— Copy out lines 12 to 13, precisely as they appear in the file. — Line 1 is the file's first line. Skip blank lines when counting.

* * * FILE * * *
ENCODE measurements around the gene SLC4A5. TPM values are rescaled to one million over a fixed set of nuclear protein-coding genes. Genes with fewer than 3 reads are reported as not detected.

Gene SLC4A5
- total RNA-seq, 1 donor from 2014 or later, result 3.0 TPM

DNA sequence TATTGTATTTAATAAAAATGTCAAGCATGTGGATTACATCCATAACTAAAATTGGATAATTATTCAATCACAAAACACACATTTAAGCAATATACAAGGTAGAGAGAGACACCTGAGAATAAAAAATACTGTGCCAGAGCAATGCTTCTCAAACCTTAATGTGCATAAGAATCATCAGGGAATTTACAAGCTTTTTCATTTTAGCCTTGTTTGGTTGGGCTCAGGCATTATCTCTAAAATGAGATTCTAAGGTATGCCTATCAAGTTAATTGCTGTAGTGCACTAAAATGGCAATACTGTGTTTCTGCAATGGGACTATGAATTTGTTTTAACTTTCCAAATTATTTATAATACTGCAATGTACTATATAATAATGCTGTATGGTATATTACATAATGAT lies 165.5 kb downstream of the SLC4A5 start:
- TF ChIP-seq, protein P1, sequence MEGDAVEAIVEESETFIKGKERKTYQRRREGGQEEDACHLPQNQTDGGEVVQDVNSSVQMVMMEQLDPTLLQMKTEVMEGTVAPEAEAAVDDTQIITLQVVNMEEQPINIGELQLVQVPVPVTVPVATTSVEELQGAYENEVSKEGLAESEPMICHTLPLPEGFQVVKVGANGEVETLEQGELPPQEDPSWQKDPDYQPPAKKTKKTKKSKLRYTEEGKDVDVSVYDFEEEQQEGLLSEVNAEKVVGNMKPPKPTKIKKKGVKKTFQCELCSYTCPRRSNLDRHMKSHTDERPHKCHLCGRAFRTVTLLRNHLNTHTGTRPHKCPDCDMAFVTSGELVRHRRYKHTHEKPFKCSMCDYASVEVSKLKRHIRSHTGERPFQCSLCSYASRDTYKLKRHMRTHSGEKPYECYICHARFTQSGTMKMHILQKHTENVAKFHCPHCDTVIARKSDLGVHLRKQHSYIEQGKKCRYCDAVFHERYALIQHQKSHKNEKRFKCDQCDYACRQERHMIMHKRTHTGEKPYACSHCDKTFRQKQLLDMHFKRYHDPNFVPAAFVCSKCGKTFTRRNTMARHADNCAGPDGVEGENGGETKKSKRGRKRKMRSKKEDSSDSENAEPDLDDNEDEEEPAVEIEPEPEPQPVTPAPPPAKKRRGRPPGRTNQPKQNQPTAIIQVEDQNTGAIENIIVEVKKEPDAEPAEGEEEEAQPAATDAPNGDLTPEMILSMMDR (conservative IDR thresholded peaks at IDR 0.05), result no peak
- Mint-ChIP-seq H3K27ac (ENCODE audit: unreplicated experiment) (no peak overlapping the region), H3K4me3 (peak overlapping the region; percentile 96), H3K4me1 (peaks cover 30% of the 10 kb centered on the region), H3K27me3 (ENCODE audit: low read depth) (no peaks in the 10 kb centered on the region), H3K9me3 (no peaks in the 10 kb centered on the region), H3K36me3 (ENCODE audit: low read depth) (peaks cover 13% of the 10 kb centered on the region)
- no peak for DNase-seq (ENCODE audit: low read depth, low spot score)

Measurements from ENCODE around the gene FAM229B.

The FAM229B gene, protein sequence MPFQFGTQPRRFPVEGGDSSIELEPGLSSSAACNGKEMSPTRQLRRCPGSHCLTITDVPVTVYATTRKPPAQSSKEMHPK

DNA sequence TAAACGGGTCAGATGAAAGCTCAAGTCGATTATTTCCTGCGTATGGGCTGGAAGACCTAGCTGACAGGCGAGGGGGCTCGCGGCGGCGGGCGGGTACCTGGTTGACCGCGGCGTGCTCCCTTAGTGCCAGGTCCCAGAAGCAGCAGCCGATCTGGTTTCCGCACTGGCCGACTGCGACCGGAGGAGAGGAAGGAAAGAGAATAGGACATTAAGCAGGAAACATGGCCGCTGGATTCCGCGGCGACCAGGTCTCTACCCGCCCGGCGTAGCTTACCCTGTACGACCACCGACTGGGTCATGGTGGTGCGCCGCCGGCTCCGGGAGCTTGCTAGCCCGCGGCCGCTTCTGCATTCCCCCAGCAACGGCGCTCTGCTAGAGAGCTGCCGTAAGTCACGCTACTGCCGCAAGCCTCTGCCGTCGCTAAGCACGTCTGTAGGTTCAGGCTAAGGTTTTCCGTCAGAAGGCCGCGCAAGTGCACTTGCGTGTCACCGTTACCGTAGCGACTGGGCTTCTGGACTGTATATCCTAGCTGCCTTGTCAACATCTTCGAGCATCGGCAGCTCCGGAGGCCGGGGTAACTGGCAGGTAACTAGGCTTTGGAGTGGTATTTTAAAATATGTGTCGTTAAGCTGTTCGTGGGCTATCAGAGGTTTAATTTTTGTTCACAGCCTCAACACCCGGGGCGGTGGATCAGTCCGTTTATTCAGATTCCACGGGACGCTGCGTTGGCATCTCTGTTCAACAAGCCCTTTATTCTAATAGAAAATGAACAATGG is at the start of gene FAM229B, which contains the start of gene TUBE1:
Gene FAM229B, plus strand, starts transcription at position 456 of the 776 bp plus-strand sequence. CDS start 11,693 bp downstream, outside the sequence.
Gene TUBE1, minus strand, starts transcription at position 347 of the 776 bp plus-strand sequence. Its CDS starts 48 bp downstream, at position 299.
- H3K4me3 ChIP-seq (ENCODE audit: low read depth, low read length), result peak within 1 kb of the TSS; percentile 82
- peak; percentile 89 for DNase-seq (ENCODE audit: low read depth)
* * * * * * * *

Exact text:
Gene TUBE1, minus strand, starts transcription at position 347 of the 776 bp plus-strand sequence. Its CDS starts 48 bp downstream, at position 299.
- H3K4me3 ChIP-seq (ENCODE audit: low read depth, low read length), result peak within 1 kb of the TSS; percentile 82